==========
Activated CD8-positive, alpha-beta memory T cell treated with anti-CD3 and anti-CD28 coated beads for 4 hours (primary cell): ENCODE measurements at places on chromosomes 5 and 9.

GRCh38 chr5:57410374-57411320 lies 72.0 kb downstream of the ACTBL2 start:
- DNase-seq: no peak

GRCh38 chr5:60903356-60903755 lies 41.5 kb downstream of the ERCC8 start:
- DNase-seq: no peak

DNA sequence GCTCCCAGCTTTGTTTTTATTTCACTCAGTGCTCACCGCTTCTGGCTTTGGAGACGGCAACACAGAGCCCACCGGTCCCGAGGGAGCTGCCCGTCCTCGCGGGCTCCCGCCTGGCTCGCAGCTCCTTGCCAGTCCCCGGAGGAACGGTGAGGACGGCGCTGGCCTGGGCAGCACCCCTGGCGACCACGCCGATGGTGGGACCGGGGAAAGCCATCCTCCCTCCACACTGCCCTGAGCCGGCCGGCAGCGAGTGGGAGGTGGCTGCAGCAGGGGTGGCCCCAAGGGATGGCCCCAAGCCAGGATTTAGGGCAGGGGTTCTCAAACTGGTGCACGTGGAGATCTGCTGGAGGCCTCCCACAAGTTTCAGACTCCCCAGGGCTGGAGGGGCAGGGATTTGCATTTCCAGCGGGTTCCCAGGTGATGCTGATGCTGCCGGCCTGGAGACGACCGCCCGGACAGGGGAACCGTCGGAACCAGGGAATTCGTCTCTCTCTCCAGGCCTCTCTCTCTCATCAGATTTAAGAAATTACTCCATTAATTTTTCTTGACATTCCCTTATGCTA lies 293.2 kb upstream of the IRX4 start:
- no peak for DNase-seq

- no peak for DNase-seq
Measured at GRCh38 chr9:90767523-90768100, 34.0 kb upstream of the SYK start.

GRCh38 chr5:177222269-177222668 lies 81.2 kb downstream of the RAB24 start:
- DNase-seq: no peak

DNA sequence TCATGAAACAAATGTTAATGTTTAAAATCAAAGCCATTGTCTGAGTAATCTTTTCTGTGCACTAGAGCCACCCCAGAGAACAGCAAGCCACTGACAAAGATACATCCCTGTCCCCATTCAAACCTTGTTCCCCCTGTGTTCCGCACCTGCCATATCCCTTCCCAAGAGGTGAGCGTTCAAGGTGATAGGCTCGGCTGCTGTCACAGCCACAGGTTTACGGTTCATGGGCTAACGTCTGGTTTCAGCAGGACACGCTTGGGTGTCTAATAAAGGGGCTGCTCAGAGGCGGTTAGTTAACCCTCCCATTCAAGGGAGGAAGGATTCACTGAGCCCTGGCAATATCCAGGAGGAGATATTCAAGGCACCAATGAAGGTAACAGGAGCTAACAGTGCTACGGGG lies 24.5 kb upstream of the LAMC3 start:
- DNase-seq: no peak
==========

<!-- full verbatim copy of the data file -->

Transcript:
Activated CD8-positive, alpha-beta memory T cell treated with anti-CD3 and anti-CD28 coated beads for 4 hours (primary cell): ENCODE measurements at places on chromosomes 5 and 9.

GRCh38 chr5:57410374-57411320 lies 72.0 kb downstream of the ACTBL2 start:
- DNase-seq: no peak

GRCh38 chr5:60903356-60903755 lies 41.5 kb downstream of the ERCC8 start:
- DNase-seq: no peak

DNA sequence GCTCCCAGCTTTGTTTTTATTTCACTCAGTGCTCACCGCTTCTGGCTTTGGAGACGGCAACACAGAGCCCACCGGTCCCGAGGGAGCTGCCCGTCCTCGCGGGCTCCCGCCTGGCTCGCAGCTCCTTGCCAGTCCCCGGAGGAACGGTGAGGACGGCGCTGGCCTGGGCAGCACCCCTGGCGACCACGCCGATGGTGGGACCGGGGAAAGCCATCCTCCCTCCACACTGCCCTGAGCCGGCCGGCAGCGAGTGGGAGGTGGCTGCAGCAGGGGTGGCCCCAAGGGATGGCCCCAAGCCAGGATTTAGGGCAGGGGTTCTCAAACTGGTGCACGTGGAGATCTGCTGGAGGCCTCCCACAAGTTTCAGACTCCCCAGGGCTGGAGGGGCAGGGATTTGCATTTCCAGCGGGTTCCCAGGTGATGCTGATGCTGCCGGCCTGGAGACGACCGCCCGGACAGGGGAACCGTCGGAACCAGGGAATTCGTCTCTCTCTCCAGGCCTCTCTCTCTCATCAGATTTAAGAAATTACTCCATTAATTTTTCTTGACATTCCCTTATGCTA lies 293.2 kb upstream of the IRX4 start:
- no peak for DNase-seq

- no peak for DNase-seq
Measured at GRCh38 chr9:90767523-90768100, 34.0 kb upstream of the SYK start.

GRCh38 chr5:177222269-177222668 lies 81.2 kb downstream of the RAB24 start:
- DNase-seq: no peak

DNA sequence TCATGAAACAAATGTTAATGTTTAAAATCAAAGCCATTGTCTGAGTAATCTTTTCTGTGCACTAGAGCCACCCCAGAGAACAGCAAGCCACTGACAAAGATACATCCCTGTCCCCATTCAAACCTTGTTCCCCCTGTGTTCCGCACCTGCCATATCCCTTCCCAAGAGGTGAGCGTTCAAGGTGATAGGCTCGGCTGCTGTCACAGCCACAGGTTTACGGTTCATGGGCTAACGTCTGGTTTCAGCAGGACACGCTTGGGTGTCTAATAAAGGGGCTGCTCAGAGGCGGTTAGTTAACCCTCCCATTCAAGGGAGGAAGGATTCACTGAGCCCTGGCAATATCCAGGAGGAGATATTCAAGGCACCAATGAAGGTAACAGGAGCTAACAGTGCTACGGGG lies 24.5 kb upstream of the LAMC3 start:
- DNase-seq: no peak